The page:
The heterostracans were a group of armoured jawless fish, or ‘ostracoderm’, which lived in both saltwater and freshwater environments from the Ordovician to the Devonian period. They were notable for their characteristic armour, with which they evolved a wide range of forms during their existence: some encased in box-like plates, others in smaller tesserae, some with flattened bodies, others with bizarre pointy nasal structures. I’ll probably be subjecting you to a post on heterostracan morphological diversity later on, so don’t worry too much about taking notes.
Heterostracans are important to palaeobiology because, despite being jawless themselves, they lie somewhere on the ‘stem’ of the phylogenetic tree of the gnathostomes, or jawed vertebrates. In the phylogeny below, the only two living clades are the gnathostomes (jawed fish, including us), which have jaws, paired fins and a bony skeleton, and the cyclostomes (hagfish and lampreys), which have neither jaws, paired fins nor bone. This means that fossils are the only way we have of learning about how these characters evolved. Heterostracans themselves are particularly interesting due to their bone, one of the first occurrences of this tissue amongst vertebrates.
Enter our hero, Pteraspis. This 20cm long animal is pretty famous as heterostracans go, and can usually be found swimming his way through any marine Devonian diorama (there’s a particularly good one in the National Museum of Scotland, Edinburgh). The most striking thing about Pteraspis initially is its large bony head shield. This is characteristic of all heterostracans, although the types of plate forming it and the shape vary dependent on the species. Characters peculiar to Pteraspis and related genera are the long rostral (ie. nose) section and the large dorsal spine. Also worth noting are the characters it lacked. It had no paired fins, although it’s been suggested that the two wing-like protrusions coming out of its head shield served a similar function. It also had no jaws or teeth.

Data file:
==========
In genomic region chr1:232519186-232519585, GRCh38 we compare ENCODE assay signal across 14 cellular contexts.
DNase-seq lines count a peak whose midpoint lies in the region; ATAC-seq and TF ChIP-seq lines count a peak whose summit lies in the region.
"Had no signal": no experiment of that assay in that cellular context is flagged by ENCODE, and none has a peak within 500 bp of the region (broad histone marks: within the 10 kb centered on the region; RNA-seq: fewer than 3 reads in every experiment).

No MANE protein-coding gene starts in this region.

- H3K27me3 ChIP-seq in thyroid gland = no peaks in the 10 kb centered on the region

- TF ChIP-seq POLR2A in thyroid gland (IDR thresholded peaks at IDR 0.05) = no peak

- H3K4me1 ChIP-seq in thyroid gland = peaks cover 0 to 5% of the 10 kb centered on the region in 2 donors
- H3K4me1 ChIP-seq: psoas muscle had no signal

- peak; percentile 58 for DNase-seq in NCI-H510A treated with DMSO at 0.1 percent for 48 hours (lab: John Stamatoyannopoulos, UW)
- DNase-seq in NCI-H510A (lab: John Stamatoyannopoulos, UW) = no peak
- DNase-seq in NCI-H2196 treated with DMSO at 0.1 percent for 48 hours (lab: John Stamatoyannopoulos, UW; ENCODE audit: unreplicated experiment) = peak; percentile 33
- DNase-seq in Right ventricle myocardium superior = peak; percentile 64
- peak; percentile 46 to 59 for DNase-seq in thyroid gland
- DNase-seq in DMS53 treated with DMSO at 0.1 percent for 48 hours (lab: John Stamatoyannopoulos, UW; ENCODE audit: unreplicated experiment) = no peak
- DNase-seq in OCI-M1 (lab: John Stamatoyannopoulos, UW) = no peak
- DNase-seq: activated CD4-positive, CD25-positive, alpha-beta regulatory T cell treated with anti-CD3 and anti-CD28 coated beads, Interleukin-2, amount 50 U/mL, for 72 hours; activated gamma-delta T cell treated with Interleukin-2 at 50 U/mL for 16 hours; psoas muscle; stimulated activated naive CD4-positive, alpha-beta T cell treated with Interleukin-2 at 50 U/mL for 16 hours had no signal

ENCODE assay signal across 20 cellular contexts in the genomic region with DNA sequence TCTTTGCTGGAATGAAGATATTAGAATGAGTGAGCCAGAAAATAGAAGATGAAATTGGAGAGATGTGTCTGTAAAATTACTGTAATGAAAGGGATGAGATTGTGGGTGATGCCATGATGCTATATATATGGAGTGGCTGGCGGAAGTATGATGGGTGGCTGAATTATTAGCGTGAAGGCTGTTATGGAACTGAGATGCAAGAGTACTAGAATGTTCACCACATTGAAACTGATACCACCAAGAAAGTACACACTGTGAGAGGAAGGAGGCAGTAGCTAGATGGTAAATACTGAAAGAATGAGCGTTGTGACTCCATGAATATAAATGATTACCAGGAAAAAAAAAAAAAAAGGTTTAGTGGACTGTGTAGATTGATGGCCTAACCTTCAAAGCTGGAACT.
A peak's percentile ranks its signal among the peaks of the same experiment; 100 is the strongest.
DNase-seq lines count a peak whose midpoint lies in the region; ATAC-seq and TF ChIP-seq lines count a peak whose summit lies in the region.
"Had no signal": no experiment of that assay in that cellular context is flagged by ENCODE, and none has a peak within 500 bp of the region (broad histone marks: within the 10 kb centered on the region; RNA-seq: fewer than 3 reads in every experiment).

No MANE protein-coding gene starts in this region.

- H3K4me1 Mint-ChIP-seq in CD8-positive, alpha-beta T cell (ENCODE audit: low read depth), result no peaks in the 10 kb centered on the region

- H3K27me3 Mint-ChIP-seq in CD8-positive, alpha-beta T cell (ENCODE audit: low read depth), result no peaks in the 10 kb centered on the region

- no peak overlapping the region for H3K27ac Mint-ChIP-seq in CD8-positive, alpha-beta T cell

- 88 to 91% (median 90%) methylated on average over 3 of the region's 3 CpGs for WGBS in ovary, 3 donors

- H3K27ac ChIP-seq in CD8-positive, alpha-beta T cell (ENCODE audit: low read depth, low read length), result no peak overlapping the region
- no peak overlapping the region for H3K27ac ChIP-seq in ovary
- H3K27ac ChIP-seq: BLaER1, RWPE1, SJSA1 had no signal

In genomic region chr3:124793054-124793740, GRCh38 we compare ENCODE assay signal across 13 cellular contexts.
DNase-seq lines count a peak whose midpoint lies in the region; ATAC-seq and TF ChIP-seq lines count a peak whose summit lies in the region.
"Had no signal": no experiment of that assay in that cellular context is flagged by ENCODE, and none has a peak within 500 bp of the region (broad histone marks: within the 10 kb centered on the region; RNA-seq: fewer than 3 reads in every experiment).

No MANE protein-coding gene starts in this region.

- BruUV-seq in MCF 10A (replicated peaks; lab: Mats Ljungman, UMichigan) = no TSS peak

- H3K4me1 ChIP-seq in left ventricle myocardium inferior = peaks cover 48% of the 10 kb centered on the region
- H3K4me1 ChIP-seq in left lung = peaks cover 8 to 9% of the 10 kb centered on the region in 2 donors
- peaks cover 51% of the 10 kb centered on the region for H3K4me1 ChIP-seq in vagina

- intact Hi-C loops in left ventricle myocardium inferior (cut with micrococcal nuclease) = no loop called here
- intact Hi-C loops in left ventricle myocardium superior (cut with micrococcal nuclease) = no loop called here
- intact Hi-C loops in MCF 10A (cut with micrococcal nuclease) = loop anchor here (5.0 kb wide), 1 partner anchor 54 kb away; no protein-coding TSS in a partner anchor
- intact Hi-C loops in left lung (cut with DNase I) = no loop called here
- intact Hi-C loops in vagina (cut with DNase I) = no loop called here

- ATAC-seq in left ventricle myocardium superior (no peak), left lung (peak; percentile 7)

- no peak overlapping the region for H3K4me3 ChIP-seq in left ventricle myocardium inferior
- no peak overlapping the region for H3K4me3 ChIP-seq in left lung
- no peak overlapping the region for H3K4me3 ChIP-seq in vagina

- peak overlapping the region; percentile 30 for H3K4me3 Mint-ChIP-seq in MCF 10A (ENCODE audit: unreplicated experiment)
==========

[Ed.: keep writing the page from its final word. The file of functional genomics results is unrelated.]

As the vast majority of living vertebrates have jaws and teeth, it might be quite hard to imagine how Pteraspis would have fed. The two groups of living jawless fish- hagfish and lampreys- have highly specialised mouthparts: the former for deep sea scavenging and the other as a ‘sucker’. Heterostracan mouthparts aren’t similar to either of these however, and they also have a more generalised swimming body plan; one thing they do have though is a series of oral plates. These were parts of the head shield (not teeth!) that lay over the oral cavity. Many functions have been suggested: scooping sediment, grabbing onto prey and suspension feeding. Patterns of wear seem to exclude scooping and tiny little outwards pointing denticles on the plates would have prevented big prey from entering the mouth. As such it seems that heterostracans like Pteraspis would have suspension fed on small animals, like many groups of animal today.
Pteraspis and the heterostracans have a lot to tell us about how the jawed vertebrates evolved. They possess bone, but no jaws or paired fins, immediately telling us that these characters of the gnathostome body plan didn’t evolve together. Although we’ve not really discussed it here, the structure of their bone itself can also teach us about the evolution of bone, and how it came to prominence as a tissue. These animals, completely different to anything living in the oceans today, also present their own mysteries, such as how they fed without jaws. We’ve only briefly talked about heterostracans here, but fear not! There’s plenty more to talk about in the future.
- Janvier, P. (1996) The Early Vertebrates, OUP Oxford
- Purnell, M. (2002) Feeding in extinct jawless heterostracan fishes and testing scenarios of early vertebrate evolution. Proc. Roy. Soc. B.